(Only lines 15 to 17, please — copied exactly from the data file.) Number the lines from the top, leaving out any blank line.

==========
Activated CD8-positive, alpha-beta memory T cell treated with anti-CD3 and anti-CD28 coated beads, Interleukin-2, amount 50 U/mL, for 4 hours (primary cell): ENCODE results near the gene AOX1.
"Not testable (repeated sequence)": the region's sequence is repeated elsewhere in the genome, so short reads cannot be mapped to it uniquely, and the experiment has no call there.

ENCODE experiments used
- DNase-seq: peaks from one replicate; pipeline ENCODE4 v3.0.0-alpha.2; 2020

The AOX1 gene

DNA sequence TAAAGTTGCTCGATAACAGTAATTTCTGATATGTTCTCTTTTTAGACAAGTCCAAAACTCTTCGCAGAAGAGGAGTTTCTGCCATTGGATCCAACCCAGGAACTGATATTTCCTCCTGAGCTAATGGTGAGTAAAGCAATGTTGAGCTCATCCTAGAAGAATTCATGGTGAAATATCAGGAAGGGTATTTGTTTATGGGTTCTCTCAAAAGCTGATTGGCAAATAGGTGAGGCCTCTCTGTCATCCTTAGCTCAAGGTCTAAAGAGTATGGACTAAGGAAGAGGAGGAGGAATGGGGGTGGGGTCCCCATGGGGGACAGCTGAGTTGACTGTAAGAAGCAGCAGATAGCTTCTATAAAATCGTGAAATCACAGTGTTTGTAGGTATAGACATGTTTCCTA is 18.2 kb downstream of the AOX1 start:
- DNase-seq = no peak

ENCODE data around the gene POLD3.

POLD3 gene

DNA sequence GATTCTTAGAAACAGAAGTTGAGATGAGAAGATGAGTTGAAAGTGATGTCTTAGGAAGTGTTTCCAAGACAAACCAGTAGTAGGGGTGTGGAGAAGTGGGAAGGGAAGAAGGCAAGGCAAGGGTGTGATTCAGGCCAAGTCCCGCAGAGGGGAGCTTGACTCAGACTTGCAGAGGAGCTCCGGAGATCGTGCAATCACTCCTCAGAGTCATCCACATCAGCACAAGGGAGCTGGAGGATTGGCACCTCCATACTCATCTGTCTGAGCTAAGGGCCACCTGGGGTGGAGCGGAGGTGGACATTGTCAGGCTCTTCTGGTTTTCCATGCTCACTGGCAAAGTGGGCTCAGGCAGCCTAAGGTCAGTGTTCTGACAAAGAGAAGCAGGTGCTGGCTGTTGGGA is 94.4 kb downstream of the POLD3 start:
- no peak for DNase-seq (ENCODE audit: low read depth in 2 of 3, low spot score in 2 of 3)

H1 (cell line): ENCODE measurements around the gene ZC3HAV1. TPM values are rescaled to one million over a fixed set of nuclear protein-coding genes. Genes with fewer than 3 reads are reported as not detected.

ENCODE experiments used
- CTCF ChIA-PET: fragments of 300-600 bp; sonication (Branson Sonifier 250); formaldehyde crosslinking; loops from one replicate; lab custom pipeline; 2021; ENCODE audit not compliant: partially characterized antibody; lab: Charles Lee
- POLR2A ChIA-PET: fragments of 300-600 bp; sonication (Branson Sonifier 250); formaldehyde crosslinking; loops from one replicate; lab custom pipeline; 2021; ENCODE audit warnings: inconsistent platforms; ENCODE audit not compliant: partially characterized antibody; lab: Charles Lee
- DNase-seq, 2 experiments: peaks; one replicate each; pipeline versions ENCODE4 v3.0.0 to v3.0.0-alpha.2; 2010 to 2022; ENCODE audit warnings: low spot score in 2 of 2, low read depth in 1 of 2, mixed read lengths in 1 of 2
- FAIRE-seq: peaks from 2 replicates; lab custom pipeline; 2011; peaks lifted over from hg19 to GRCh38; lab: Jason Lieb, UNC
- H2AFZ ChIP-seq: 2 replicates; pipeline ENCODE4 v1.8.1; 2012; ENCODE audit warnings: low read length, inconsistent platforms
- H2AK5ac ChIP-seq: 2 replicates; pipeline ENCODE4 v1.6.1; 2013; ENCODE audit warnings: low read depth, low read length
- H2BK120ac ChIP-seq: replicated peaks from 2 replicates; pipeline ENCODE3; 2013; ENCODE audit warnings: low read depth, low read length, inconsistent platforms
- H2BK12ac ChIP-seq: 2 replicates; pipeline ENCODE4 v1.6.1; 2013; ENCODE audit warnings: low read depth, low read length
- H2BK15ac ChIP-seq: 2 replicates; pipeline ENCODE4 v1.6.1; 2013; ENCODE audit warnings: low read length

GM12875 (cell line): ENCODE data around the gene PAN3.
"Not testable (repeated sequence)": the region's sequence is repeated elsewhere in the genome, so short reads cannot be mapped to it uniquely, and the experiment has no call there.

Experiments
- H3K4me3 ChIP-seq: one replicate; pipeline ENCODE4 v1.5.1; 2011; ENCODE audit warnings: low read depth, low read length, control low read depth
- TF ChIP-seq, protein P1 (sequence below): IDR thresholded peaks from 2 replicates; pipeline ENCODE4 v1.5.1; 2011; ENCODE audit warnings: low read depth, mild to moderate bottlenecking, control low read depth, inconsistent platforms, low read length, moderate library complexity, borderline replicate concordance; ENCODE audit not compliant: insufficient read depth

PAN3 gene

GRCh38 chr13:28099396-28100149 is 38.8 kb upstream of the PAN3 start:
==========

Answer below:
- POLR2A ChIA-PET: fragments of 300-600 bp; sonication (Branson Sonifier 250); formaldehyde crosslinking; loops from one replicate; lab custom pipeline; 2021; ENCODE audit warnings: inconsistent platforms; ENCODE audit not compliant: partially characterized antibody; lab: Charles Lee
- DNase-seq, 2 experiments: peaks; one replicate each; pipeline versions ENCODE4 v3.0.0 to v3.0.0-alpha.2; 2010 to 2022; ENCODE audit warnings: low spot score in 2 of 2, low read depth in 1 of 2, mixed read lengths in 1 of 2
- FAIRE-seq: peaks from 2 replicates; lab custom pipeline; 2011; peaks lifted over from hg19 to GRCh38; lab: Jason Lieb, UNC